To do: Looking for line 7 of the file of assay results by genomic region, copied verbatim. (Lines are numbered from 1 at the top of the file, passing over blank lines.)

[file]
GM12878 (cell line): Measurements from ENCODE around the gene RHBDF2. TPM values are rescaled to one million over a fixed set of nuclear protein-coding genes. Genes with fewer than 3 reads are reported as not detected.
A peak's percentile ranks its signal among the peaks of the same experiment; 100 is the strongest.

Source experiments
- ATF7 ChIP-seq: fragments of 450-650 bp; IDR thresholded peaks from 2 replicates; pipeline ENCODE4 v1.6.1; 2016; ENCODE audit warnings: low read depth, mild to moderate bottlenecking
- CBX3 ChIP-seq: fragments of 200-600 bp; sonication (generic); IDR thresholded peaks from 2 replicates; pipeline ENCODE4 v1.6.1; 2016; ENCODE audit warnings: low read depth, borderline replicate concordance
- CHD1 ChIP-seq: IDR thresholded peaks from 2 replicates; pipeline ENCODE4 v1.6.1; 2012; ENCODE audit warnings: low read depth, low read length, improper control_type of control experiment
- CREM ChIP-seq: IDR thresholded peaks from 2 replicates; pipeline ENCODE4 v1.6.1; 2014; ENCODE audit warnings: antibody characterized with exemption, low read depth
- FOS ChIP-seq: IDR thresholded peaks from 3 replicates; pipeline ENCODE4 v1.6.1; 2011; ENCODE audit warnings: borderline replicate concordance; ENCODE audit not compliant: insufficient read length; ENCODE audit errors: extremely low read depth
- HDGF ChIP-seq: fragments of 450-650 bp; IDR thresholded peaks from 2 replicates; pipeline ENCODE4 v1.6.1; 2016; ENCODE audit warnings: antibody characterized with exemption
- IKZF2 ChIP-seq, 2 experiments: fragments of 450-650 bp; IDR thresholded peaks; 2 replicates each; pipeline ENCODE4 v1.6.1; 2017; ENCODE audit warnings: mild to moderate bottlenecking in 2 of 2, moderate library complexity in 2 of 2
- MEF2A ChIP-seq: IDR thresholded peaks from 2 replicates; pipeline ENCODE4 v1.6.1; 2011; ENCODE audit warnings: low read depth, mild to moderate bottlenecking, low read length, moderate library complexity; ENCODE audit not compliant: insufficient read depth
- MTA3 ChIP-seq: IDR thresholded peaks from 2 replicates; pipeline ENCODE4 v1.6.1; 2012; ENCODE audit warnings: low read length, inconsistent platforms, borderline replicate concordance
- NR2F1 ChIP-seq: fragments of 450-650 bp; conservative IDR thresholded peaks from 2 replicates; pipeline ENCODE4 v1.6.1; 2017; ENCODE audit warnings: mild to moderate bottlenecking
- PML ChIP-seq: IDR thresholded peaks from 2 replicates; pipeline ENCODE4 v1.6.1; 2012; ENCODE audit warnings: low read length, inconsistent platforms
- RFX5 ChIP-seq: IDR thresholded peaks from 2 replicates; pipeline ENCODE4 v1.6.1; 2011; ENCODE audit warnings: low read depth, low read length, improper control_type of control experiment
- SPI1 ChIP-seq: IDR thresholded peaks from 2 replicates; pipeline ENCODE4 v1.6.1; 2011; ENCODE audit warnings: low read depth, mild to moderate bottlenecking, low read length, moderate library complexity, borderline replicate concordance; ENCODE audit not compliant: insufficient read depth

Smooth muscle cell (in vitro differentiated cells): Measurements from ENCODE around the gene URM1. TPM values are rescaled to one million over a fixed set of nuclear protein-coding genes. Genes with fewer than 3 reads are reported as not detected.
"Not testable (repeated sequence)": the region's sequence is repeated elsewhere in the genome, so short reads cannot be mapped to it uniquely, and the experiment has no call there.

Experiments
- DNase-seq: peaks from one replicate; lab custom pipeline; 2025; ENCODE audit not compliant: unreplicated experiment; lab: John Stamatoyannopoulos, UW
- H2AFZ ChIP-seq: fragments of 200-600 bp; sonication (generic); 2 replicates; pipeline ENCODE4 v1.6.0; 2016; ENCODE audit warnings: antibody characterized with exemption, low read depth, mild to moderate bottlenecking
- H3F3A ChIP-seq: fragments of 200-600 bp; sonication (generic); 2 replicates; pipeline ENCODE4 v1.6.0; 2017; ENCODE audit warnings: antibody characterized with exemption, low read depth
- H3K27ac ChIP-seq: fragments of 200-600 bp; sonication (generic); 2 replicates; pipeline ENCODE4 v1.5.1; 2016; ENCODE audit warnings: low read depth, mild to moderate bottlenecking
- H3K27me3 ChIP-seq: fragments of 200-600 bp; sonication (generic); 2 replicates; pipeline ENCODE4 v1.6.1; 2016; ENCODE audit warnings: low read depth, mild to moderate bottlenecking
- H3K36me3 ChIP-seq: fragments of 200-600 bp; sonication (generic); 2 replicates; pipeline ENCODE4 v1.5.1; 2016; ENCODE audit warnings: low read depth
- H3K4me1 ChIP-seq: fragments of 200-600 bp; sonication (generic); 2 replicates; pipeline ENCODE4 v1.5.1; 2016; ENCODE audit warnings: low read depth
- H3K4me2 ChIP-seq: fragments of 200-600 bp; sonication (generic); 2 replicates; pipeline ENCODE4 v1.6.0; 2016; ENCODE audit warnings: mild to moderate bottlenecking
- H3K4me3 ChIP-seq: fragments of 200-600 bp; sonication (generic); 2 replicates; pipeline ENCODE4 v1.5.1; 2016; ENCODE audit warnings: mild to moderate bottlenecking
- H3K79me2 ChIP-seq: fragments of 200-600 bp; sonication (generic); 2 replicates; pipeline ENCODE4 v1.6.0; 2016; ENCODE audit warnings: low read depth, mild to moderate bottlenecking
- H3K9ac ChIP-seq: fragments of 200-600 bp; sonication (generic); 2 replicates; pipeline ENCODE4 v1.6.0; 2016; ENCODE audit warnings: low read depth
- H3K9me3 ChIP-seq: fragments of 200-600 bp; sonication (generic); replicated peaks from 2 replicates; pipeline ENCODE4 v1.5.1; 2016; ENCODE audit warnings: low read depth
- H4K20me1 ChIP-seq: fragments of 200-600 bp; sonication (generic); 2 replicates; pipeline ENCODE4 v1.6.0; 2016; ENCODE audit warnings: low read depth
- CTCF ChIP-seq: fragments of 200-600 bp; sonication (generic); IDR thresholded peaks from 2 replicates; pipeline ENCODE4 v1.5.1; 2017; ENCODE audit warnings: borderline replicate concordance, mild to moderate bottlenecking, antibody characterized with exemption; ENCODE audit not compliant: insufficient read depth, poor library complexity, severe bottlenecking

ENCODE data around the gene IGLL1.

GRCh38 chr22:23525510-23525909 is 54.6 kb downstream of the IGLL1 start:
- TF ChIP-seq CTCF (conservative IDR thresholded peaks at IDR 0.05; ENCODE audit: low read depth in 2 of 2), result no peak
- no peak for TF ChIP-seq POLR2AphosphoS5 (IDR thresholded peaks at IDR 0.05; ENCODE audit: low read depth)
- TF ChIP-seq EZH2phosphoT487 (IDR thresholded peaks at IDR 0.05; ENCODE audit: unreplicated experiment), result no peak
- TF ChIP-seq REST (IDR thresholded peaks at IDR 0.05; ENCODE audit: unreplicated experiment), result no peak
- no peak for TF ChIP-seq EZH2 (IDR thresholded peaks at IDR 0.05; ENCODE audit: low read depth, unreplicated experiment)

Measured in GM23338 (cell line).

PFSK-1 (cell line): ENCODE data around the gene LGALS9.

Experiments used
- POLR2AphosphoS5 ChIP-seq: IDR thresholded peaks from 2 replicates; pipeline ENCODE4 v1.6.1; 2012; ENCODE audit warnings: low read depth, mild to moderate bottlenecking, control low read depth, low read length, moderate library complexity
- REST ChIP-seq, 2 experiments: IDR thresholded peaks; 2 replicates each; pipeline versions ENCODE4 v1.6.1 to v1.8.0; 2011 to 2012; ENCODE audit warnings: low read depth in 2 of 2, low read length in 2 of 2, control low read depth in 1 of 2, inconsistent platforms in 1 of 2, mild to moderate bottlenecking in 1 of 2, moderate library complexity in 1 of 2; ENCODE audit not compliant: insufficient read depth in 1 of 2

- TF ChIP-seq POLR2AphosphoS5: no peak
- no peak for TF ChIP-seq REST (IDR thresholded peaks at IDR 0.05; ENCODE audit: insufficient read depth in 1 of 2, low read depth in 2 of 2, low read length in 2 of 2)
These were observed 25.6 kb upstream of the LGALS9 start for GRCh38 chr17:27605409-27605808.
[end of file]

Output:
- CREM ChIP-seq: IDR thresholded peaks from 2 replicates; pipeline ENCODE4 v1.6.1; 2014; ENCODE audit warnings: antibody characterized with exemption, low read depth